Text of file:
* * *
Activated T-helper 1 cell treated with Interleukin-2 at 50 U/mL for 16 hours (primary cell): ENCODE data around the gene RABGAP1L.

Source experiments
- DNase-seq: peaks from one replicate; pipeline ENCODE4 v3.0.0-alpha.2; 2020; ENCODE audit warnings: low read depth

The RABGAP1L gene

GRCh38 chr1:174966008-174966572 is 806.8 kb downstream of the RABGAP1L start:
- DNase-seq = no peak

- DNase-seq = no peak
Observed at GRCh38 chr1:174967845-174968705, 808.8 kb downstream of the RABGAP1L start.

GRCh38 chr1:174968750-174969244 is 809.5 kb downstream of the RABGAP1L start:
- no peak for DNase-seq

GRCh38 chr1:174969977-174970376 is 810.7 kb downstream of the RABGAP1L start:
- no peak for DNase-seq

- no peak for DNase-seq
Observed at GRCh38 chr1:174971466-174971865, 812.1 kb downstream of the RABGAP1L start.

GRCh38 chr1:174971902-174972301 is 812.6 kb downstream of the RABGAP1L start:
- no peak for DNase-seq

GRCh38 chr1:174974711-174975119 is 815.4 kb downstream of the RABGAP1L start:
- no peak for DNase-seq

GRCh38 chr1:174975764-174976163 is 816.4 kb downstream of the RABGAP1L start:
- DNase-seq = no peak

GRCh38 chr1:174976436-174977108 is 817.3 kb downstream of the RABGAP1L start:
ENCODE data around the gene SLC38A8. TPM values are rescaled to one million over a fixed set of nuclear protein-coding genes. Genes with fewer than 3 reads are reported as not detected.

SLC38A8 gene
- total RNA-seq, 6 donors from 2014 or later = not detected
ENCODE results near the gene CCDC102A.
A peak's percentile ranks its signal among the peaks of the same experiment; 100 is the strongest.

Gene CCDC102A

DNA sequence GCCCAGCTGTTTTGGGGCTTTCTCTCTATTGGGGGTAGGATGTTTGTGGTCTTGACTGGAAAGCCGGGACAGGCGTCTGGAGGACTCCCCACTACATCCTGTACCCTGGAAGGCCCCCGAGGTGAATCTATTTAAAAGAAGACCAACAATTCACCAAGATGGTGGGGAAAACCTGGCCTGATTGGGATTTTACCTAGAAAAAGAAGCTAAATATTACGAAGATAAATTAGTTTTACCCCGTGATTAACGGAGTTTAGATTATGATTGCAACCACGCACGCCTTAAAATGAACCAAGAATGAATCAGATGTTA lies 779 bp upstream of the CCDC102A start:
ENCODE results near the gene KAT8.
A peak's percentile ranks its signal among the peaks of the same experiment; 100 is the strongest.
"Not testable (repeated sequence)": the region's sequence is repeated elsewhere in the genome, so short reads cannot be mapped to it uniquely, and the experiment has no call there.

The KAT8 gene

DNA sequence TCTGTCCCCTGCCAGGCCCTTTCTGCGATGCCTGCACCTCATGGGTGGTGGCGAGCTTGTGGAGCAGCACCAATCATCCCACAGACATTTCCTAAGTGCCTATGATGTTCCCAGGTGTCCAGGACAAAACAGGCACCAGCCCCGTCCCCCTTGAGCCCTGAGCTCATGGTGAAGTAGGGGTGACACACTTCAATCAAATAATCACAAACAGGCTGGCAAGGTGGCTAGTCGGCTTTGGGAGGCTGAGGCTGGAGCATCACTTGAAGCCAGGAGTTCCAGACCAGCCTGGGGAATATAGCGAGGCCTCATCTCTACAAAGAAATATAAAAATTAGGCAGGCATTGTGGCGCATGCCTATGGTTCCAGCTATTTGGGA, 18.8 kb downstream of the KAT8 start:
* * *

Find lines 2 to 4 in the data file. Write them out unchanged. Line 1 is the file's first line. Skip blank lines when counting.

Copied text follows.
Source experiments
- DNase-seq: peaks from one replicate; pipeline ENCODE4 v3.0.0-alpha.2; 2020; ENCODE audit warnings: low read depth

The RABGAP1L gene